Rebuilding Our Infrastructure

Tired of our roads falling apart?  Politicians claim they don't have money for maintenance and repairs, but the truth is the money IS there and simply is not being spent properly.  Carl DeMaio has proposed numerous reforms to rebuild our crumbling infrastructure.

Honest Budgeting: Reveal the Infrastructure Deficit

Politicians are playing shell games by not revealing the infrastructure deficit we face.  Carl DeMaio fought to implement a new assessment approach to infrastructure in San Diego.  After years of delay by politicians, this approach is finally being followed.  Every level of government should be required to disclosure the current infrasucture back-log of repairs and maintenance on their infrastrucutre - and to present a funding plan to catch up.

Fair and Open Competition on Projects

Politicians have bowed to the pressure of powerful special interests and labor unions so many of our infrastructure projects are not competitively bid or have sweetheart costs added to them that waste taxpayer money.  Carl DeMaio co-authored and help win passage of the Fair and Open Competition Initiative that would ban many of these discriminatory policies and save taxpayer money for more infrastrucutre investment.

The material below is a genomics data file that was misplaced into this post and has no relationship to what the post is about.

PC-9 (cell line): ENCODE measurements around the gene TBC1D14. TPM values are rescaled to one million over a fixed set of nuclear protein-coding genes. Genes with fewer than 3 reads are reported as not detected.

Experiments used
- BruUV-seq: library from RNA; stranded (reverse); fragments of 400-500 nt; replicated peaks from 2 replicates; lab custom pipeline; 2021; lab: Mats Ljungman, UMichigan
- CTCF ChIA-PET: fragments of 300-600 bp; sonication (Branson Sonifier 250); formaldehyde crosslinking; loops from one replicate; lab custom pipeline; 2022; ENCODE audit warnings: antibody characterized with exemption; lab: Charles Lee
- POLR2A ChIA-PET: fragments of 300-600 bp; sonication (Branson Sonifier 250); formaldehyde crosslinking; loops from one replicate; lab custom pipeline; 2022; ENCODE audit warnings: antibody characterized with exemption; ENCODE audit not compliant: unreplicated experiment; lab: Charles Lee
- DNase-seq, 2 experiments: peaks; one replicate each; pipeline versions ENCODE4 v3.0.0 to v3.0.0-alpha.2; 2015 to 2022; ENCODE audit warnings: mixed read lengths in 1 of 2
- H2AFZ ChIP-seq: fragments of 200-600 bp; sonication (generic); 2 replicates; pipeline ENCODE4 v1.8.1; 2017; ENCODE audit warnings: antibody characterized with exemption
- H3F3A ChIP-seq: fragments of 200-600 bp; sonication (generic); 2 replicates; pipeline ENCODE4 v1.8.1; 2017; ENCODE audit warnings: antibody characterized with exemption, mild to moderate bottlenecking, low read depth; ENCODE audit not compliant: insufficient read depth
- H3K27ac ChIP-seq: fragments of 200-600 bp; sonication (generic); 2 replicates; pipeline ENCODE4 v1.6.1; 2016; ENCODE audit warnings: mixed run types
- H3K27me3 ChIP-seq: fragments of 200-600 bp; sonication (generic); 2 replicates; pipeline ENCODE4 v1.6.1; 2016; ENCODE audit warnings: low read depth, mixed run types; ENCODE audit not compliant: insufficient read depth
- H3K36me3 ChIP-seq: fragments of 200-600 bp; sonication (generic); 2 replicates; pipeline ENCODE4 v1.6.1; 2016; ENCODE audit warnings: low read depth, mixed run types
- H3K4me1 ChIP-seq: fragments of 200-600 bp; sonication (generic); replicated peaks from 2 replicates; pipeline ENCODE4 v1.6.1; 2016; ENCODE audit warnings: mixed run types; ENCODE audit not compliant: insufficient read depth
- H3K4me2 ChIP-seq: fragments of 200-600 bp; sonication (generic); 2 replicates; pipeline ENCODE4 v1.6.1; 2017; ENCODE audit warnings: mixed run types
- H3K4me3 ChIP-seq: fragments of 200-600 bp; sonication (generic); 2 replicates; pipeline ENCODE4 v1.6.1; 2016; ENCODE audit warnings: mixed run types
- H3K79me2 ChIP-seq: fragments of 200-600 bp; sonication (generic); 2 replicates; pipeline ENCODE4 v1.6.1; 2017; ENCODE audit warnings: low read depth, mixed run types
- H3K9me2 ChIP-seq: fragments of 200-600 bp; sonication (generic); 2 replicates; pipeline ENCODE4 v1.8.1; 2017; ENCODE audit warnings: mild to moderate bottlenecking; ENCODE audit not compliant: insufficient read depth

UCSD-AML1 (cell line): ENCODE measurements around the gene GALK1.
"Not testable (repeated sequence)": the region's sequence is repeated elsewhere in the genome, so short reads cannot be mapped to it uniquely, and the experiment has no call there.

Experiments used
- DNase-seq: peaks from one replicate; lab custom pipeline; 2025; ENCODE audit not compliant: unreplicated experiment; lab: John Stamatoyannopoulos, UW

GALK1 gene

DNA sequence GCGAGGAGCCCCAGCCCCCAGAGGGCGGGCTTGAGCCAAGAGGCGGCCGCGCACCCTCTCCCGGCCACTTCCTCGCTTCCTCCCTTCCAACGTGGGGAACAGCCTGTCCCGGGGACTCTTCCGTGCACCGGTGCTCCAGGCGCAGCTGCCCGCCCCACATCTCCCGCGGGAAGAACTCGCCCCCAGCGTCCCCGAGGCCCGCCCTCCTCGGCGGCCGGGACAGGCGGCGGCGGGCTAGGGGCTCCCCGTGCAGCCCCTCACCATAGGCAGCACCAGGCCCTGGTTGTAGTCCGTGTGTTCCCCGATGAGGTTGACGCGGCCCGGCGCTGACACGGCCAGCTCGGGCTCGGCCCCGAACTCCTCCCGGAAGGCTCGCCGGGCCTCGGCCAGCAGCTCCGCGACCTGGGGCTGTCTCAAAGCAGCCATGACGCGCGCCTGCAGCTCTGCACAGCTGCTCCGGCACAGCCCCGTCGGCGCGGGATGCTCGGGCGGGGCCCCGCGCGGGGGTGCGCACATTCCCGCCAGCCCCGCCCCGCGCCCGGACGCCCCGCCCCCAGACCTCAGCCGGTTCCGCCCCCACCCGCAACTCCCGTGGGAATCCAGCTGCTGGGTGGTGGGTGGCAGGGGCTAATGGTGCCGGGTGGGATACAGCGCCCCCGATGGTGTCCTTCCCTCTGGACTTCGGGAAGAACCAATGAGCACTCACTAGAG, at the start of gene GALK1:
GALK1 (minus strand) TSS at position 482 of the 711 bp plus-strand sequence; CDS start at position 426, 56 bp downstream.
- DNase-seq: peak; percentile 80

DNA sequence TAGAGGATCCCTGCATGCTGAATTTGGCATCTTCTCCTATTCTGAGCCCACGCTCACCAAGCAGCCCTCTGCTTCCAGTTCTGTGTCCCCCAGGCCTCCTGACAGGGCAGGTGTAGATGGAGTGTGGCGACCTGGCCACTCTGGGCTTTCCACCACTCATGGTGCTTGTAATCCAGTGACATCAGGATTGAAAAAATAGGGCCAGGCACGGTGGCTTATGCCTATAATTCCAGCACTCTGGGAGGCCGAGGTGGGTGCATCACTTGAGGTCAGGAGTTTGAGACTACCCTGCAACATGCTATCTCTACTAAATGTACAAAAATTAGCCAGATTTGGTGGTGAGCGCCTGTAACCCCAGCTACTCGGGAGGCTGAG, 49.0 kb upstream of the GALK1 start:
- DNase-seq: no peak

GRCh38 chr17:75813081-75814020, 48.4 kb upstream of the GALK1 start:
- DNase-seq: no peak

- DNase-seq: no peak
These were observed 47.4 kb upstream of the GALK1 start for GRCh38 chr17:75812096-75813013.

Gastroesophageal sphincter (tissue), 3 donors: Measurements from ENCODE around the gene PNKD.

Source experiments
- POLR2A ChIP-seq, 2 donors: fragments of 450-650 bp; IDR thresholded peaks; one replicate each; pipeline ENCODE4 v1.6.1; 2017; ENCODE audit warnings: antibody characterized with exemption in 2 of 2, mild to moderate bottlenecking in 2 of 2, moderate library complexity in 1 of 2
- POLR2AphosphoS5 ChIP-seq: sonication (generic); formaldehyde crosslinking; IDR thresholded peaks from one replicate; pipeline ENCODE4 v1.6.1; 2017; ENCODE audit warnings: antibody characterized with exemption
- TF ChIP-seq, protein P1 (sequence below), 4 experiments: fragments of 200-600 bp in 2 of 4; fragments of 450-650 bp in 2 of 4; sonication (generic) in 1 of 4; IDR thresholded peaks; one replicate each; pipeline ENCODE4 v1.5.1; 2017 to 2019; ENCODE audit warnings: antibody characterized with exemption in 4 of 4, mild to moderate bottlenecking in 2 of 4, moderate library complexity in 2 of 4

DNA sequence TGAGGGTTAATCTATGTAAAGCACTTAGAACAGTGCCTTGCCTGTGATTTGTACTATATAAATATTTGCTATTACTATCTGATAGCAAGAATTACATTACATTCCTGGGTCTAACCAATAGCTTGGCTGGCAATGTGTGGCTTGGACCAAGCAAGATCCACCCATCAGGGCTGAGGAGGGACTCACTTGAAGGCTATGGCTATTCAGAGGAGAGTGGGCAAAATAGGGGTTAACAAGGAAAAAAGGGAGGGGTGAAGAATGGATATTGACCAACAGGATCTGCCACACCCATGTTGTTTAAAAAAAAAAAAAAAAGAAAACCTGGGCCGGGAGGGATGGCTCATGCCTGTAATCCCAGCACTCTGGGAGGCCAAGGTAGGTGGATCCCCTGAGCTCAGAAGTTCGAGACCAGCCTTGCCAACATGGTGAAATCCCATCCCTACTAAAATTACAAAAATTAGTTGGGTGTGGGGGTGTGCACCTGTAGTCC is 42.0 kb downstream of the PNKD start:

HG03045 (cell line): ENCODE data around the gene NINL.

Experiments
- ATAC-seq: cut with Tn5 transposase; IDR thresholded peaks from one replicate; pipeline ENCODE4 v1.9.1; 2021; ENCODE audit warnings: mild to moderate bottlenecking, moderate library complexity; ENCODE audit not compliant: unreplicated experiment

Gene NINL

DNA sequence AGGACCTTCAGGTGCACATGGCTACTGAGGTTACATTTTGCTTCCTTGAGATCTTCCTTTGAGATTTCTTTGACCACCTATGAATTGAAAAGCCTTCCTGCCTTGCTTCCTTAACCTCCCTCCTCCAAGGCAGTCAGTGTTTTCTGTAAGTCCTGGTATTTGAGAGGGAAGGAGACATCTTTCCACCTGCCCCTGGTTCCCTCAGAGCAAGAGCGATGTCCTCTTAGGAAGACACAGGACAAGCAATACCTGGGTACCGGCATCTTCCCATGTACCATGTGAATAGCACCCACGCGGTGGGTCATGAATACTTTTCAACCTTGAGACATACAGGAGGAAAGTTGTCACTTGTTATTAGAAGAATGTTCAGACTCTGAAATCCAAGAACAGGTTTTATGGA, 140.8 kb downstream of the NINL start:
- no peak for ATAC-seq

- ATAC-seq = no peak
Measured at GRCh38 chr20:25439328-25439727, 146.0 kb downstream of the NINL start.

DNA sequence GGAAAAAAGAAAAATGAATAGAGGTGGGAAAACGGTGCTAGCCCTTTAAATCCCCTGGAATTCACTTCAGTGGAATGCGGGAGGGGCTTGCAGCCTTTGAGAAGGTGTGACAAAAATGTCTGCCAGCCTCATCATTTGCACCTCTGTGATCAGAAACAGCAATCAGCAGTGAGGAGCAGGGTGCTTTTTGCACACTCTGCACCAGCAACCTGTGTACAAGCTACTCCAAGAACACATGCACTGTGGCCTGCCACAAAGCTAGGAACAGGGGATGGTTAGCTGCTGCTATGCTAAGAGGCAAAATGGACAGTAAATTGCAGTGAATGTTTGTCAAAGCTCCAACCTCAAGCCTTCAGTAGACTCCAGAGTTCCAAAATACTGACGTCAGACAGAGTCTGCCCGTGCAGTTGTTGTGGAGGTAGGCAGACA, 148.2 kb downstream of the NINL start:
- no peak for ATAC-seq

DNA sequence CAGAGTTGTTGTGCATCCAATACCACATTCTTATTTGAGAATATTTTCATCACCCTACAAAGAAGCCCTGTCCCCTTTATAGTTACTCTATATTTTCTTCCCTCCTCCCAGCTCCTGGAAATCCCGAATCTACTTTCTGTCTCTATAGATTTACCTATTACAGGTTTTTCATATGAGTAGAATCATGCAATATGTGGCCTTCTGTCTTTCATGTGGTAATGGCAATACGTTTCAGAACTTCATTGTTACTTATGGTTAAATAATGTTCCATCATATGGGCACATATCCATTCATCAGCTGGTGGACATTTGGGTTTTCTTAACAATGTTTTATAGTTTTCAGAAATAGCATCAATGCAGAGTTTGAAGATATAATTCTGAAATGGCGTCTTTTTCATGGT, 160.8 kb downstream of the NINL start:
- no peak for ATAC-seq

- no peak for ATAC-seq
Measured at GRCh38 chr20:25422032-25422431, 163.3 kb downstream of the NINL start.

Public-Private Partnerships

Government can access much-needed funding for projects by partnering with the private sector.  DeMaio has proposed and supported a number of partnerships across the country that have resulted in new infrastructure at no or little expense to the public.  These partnerships should be explored throughout every level of government.

Infrastructure Lock Box

DeMaio proposes that a certain percentage of ALL new monies that flow into government during good economic times should be set aside for infrastructure projects.  This way politicians will not be able to ratchet up spending on ongoing government expenses and will be forced to use one-time monies for infrastructure projects.  In addition, by reducing payroll and employee expenses in infrastructure agencies (such as water districts) the savings can be put back into infrastructure projects where funds truly are needed. Funds should be regularly audited and overseen by independent citizen watchdog panels.